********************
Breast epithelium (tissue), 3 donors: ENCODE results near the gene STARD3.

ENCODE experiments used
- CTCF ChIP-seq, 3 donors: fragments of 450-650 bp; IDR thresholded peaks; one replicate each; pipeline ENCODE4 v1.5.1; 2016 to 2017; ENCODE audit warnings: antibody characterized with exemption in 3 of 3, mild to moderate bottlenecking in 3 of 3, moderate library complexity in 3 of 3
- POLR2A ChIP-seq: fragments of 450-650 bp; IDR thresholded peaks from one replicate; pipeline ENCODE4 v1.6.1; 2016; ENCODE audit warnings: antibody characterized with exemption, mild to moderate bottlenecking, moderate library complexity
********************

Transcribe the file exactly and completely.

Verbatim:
Breast epithelium (tissue), 3 donors: ENCODE results near the gene STARD3.

ENCODE experiments used
- CTCF ChIP-seq, 3 donors: fragments of 450-650 bp; IDR thresholded peaks; one replicate each; pipeline ENCODE4 v1.5.1; 2016 to 2017; ENCODE audit warnings: antibody characterized with exemption in 3 of 3, mild to moderate bottlenecking in 3 of 3, moderate library complexity in 3 of 3
- POLR2A ChIP-seq: fragments of 450-650 bp; IDR thresholded peaks from one replicate; pipeline ENCODE4 v1.6.1; 2016; ENCODE audit warnings: antibody characterized with exemption, mild to moderate bottlenecking, moderate library complexity